Biotin and MS

Extensive research has failed to prove biotin’s effectiveness. In the past, several studies indicated that high-dose biotin could improve the EDSS index.

Biotin

Is an enzyme that belongs to the B vitamins group. It is often referred to as Vitamin B7 or Vitamin H. Biotin is an essential component of the proteins, fats, and carbohydrates metabolism, and is necessary for the production of cellular energy. 

Several small studies in the past have found that increased biotin consumption of 5,000 to 10,000 mg may help reduce the symptoms of multiple sclerosis without any significant side effects.
For example, a study published in 2016 found that people with multiple sclerosis who took high doses of biotin reported pain reduction while improving energy levels.
A French study published in 2015 has shown that people with multiple sclerosis receiving biotin reported an improved vision. Scientists in Canada have also documented improved vision and reduced paralysis. In another study, 91 percent of participants demonstrated clinical improvement.

However, other studies have failed to show a positive relationship between biotin and the improvement of MS symptoms.
For example, a 2017 study was unable to show long-term improvement. Moreover, symptoms of one-third of the participants even worsened. In a 2018 study, people living with advanced multiple sclerosis (SPMS) received high doses of biotin. The participants reported seizures and flare-ups. As a result, in December 2017, the European Medicines Commission (EMA) concluded that available research data is insufficient to substantiate biotin’s efficacy and safety for MS, resulting in banned high-dose biotin marketing for MS treatment in Europe.

New Clinical Trial Results

A new controlled clinical trial was conducted with 178 MS patients. The results of the study were published recently and indicated no significant improvement in the EDSS indices, nor was there any improvement in gait velocity or the number of active lesions. At baseline, the mean age of the patients was 52.0 ± 9.4 years, the mean EDSS value was 6.1 ± 1.3, and the mean duration of illness was 16.9 ± 9.5 years. After 12 months of high-dose biotin, only 3.8% of patients showed an EDSS improvement. For the other signs, for most participants in the trial, the value remained stable or significantly increased.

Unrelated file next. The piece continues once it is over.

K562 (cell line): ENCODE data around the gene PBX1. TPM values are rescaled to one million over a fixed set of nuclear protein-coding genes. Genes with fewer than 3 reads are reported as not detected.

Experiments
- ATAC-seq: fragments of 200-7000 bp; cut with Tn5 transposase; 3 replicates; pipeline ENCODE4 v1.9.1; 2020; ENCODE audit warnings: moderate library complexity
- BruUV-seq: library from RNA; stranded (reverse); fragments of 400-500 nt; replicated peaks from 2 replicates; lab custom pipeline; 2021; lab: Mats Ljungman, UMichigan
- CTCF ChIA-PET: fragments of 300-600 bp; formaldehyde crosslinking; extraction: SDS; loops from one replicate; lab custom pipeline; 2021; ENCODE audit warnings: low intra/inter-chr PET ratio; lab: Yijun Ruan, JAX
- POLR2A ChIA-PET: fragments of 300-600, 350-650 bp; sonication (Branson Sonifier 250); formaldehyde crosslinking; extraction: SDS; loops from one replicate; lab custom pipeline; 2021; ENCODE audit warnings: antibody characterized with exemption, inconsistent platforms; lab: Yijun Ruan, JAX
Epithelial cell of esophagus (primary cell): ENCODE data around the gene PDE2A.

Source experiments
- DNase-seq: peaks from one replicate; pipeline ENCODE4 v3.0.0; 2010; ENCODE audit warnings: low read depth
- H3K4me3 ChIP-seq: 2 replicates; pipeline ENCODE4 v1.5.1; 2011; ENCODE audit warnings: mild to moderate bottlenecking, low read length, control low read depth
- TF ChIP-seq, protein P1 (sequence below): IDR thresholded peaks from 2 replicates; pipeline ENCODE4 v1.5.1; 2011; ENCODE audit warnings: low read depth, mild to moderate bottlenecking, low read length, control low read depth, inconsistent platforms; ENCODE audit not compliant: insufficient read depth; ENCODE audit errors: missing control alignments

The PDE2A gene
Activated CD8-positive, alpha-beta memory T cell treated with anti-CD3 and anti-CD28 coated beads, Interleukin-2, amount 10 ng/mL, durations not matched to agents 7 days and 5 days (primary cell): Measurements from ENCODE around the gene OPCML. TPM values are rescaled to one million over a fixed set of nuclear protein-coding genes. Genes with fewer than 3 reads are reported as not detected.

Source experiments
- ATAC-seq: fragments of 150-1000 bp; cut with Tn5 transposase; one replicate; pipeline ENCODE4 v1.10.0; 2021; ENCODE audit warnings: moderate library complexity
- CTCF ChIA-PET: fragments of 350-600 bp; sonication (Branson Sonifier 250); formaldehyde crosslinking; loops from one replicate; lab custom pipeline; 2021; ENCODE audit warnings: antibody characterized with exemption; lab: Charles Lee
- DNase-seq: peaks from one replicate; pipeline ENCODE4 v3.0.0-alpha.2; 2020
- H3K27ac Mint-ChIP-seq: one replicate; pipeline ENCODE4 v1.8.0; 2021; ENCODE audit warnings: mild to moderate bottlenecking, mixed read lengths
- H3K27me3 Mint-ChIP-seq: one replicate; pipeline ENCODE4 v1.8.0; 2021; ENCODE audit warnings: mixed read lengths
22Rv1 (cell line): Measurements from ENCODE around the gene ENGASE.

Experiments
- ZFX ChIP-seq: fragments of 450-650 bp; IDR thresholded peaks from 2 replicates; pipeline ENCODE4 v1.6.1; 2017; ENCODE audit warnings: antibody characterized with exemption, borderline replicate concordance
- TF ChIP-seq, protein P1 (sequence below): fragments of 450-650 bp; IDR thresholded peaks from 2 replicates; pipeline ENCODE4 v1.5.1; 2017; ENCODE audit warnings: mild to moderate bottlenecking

Overall, 47.4% of patients described stability, 25% described worsening of symptoms, and only 27.6% felt an improvement. Of the 178 participants, only 74 patients (41.6%) underwent MRI during the trial year, and in 20 of them (27%), new lesions were found, and in 8 patients (10.8%) exacerbated lesions. Four patients, out of total of 178 participants (2.2%), experienced seizures. In conclusion, this study showed that high-dose biotin was not associated with an improvement in the disability of people living with multiple sclerosis.

However, this information should not be considered as a recommendation or dis-recommendation for high-dose biotin. In any case, before starting or stopping taking biotin, you should consult a qualified medical practitioner.

For more information:

https://n.neurology.org/content/86/16_Supplement/P3.039

https://www.ncbi.nlm.nih.gov/pubmed/25787192 https://lpi.oregonstate.edu/mic/vitamins/biotin

https://mssociety.ca/research-news/treatments-in-development/md1003

https://www.sciencedirect.com/science/article/abs/pii/S2211034817302419?via%3Dihub

https://n.neurology.org/content/90/15_Supplement/P5.348

https://www.mstrust.org.uk/news/news-about-ms/high-dose-biotin-withdrawn-european-licensing

https://journals.sagepub.com/doi/abs/10.1177/1352458519894713

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